Many, many moons ago, Jeremy Clarkson reviewed a Dodge Viper on TopGear. It was loud, crude, badly built and it singed your legs when you tried to get out. And while he opined that it wouldn’t work in Europe, he did concede that the barn-door engineering gave it such a brutal charm that he couldn’t help but love it. And it is undoubtedly an eminently lovable car, but now it’s officially gone.
The last Viper rolled off the assembly line in Detroit only a couple days ago, with Chrysler’s SVP of Design, Ralph Gilles, posting the final two cars (the red one being the very last) on Instagram.
The Viper began life in the early 1990s, when Dodge wanted to create a halo car, something to stomp all over the Corvette and place Dodge at the top of the performance car heap. As such, it was endowed with an absolutely colossal 8.0L V10 that produced 400bhp and 465 lb-ft of torque. However, as TopGear’s (and many others’) reviews showed, the Viper was so unsophisticated and temperamental, even lacking basic driver aids like ABS and traction control, that it proved fiendishly difficult to drive at the limit and downright annoying below it. Add to that some of the worst fuel economy of the modern age, and you have a car that, on paper at least, was very difficult to love.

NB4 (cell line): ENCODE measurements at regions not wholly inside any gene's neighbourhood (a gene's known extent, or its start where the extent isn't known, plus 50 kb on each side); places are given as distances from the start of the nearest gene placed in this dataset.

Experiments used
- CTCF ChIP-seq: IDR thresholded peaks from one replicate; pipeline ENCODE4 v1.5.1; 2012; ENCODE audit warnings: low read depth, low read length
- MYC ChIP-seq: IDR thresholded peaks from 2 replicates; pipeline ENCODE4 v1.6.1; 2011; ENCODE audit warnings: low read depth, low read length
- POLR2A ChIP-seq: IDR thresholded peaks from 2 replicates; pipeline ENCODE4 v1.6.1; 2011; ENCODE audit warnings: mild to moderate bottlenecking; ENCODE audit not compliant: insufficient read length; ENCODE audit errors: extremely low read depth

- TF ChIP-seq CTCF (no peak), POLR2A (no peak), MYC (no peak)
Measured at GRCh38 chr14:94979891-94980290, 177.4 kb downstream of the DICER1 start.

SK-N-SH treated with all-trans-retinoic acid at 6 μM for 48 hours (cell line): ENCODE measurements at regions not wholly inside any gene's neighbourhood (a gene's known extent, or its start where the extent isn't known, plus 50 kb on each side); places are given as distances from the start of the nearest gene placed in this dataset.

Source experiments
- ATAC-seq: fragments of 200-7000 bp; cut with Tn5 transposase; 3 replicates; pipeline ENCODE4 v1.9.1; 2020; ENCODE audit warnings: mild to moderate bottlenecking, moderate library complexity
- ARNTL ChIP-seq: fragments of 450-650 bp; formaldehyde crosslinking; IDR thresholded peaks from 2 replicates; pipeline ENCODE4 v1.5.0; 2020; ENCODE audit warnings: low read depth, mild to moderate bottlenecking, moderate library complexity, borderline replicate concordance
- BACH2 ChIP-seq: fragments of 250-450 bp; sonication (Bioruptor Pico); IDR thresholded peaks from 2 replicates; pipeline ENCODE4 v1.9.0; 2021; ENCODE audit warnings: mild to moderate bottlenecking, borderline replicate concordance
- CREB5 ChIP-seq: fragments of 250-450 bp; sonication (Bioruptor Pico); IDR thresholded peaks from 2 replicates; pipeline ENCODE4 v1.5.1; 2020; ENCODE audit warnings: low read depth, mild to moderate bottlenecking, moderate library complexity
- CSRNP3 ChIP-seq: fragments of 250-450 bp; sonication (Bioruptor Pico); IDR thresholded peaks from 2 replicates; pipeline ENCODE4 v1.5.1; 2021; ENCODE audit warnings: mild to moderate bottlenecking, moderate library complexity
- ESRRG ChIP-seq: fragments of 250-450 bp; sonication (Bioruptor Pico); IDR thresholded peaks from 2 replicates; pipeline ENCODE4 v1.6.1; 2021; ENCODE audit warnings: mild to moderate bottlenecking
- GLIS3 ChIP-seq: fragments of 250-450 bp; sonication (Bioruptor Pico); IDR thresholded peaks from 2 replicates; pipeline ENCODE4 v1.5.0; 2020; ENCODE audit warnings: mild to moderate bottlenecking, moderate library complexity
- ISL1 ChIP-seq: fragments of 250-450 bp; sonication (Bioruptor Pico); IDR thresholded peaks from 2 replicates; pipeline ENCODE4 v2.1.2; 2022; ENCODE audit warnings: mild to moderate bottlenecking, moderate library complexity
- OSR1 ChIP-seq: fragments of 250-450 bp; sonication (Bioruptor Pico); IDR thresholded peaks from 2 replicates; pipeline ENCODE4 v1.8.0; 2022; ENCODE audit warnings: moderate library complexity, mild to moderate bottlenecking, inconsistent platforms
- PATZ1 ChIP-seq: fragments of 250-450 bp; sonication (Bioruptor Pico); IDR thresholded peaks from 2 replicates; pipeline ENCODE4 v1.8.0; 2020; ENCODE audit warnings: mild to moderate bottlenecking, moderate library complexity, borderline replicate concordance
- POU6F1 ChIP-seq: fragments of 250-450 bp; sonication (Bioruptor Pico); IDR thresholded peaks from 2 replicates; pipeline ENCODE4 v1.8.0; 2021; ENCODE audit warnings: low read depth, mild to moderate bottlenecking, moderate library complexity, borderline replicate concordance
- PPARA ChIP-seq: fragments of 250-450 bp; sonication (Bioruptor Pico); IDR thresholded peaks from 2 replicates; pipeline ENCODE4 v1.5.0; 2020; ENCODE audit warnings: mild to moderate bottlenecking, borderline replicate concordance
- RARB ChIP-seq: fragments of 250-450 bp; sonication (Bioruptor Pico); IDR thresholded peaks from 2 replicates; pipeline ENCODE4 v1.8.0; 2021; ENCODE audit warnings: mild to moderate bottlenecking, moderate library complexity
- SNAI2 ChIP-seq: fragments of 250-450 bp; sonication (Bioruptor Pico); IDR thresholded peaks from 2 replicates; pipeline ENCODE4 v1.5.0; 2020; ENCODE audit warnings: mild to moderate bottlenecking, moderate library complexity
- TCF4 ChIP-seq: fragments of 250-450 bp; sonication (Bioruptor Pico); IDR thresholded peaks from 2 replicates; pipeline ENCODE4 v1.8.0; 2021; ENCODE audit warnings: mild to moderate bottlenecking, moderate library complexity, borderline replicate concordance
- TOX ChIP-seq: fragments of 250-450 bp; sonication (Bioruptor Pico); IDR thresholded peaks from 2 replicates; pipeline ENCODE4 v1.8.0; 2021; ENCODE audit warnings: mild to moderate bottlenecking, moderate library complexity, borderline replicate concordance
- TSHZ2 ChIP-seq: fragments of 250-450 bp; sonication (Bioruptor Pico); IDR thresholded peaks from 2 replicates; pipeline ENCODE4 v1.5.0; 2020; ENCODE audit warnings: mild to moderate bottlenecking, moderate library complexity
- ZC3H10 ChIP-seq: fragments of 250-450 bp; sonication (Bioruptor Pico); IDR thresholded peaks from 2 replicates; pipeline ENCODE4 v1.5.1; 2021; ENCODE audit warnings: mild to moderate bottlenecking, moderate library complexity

But in practice, the sheer ridiculousness of the Viper endeared it to TopGear and almost everyone who drove it, and secured it a place in the heart of the automotive community for nearly three decades; eventually, however, Dodge was forced to admit that the market for an 8.3L, V10 supercar was drying up. Certainly a bittersweet end to the Viper, but there’s one upside: if you still want one, there are a number of nearly-new examples floating around on the pre-owned market, provided you’re willing to pay close to MSRP.